By Elizabeth Tarumianz
Photos by Shelley Paulson
Additional Photos courtesy of Hazel Taylor and Caroline Foto
Take it from Karen Kelley, who is the head trainer at Waxhaw-based Silver Hill Farm and has successfully coached numerous students and horses to prestigious year-end awards and wins on the National level. Her first working student position was with Barbra Lindsay and Gerry Barden at Wayside Farm in New York. They had a large operation with a show barn as well as a school program, so there were opportunities to learn all aspects of the business. Her typical day would begin before sunrise, when she and her close group of friends and fellow working students would begin their day by feeding and watering the two main barns. They would then bring in the tractor and spreader and begin mucking and re-bedding, after which they would turn out, groom, tack and untack the school horses, then clean all the tack. When shavings or hay were delivered, the working students were responsible for unloading. They assisted the vet and farrier, and essentially familiarized themselves with all aspects of horse care. As Karen explains, “We learned how to cook oats in the winter, body clip, pull manes, clean sheaths, poultice, wrap, spider bandage a knee or hock, soak and pack an abscess, detect a colic or lameness, foal a mare, break a baby, and so much more. There was always something to do, and we learned how to do it all.”
Karen’s favorite aspects of the working student life were being around the horses, as well as the life-long relationships she established at the barn. She says that she and her group of fellow working students truly grew up together in every sense and are still in touch to this day. The camaraderie they share is evident in this anecdote from her time at Wayside Farm: “ We had an extensive trail system at the farm and, in the summer, we would pack our lunch and ride our horses to a place where we would swim them across a body of water to a very small island of land. We would dismount, let them graze while we ate our lunch, and then swim back to the trails and return to the barn. One day, we were laughing so loudly about something that we spooked the horses and they took off towards home, leaving us to swim through the water and then walk the trails back home.” As Karen’s story, illustrates, there is never a dull moment in the life of a working student.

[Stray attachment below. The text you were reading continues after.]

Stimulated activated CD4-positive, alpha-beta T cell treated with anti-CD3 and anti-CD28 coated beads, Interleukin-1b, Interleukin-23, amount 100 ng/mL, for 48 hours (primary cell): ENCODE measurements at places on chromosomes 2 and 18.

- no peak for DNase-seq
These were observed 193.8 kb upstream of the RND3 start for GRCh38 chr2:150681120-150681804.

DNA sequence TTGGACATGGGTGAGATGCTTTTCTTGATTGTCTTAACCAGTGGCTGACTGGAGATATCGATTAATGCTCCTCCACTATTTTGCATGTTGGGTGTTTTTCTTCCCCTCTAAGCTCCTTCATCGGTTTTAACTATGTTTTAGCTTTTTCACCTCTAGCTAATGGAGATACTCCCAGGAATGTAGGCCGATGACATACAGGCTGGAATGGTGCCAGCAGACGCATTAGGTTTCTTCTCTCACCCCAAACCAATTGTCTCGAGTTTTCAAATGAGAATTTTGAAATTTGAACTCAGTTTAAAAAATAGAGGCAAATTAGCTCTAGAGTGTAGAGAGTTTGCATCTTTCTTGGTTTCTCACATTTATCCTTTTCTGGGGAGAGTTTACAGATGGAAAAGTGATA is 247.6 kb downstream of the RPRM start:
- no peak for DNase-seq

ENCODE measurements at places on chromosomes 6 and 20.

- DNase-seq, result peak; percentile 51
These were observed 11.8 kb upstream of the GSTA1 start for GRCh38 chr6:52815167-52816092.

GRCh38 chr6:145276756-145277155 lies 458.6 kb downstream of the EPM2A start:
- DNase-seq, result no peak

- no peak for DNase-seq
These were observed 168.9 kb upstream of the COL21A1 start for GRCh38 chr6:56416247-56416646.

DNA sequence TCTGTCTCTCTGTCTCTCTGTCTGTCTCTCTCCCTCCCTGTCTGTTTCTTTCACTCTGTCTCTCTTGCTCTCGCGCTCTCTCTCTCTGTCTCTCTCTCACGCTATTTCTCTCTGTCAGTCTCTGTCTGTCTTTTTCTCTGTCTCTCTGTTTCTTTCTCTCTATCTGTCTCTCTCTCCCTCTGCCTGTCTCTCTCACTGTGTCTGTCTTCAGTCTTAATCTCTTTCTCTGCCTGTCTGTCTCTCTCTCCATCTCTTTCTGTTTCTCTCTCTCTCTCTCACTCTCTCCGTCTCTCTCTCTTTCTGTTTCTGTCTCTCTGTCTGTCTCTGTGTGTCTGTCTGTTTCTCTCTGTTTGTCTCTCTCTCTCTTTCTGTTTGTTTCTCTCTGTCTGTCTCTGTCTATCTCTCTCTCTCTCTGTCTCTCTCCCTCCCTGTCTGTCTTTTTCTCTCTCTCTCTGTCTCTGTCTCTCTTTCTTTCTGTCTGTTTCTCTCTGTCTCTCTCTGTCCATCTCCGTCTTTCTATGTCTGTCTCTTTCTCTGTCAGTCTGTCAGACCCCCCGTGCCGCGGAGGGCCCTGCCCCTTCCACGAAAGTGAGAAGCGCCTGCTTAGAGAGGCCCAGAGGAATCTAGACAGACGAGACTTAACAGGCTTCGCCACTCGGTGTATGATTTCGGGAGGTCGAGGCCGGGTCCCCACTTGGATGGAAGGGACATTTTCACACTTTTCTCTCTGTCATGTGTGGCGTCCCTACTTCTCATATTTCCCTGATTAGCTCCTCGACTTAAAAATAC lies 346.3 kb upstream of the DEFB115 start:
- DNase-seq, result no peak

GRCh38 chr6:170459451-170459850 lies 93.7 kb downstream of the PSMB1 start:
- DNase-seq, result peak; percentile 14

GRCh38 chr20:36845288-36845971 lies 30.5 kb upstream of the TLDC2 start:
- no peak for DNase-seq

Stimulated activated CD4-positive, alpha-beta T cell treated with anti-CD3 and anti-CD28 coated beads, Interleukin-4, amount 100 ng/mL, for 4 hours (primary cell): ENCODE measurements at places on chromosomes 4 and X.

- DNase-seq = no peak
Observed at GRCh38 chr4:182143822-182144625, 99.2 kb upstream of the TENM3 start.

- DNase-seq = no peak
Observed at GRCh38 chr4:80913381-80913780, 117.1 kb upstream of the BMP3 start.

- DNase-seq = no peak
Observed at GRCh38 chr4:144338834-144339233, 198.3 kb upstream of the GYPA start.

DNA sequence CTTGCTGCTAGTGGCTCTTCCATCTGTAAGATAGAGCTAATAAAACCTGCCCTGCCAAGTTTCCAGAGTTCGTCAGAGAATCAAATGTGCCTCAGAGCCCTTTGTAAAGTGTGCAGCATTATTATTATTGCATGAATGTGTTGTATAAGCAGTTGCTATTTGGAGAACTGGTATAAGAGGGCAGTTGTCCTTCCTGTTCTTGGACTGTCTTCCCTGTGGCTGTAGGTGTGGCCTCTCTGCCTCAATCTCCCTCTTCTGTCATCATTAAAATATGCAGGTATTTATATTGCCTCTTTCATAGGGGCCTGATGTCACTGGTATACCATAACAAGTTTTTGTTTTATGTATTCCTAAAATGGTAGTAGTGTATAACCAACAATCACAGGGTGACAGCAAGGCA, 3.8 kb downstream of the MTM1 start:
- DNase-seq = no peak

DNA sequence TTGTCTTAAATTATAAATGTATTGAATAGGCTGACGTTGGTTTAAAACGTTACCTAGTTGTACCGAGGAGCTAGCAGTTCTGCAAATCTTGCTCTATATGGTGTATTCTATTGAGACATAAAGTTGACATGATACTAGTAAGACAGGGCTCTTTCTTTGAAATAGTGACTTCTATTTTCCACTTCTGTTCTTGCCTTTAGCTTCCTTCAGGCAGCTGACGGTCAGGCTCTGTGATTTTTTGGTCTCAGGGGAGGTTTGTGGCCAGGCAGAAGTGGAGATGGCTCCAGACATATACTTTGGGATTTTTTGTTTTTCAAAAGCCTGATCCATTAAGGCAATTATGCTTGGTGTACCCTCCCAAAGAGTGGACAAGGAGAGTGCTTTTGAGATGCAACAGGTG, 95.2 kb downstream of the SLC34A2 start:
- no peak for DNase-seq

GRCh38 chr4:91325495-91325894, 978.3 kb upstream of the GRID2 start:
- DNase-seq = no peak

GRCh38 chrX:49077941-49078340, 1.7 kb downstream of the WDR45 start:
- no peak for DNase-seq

Karen emphasizes that the most significant lesson she learned during her time as a working student was the value of a strong work ethic. She explained that anyone who wants to be successful in the horse business needs to work hard, and that the importance of diligence, consistency and attention to detail as a working student really carry over into all aspects of life.
Similarly, Ava Svatos, who is currently a working student at Cedarhill Farm in Waxhaw, believes that her willingness to work hard has been the key to success in her position. Ava believes that her dedication and eagerness to assist in all aspects of horsemanship and riding are what allowed her to stand out to head trainer Andrea Guzinski and secure the working student job. “I think my effort and hard work as well as my success in leadership roles such as camp counselor and coordinator for our IEA team really helped me stand out as someone worthy of this position. Always asking to help more and going the extra mile in and out of the saddle were probably the greatest deciding factors. For me, it started with merely flatting an extra couple horses every week but I think my willingness to do just about any task set me apart from the group, which is where opportunities arose,” Ava explains. She asserted that the sense of accomplishment that she feels when all the work she has put in has paid off is her favorite aspect of the working student world. She advises anyone who aspires to become a working student to do what they can to gain notice and appreciation from the trainer with whom they are riding. This philosophy is clearly working for her, since in her short time at Cedarhill she has ridden to numerous championships in the children’s hunters and fourth place at IEA Nationals. She recently won the EJ Haun Medal on a horse making his 3’3” debut, as well.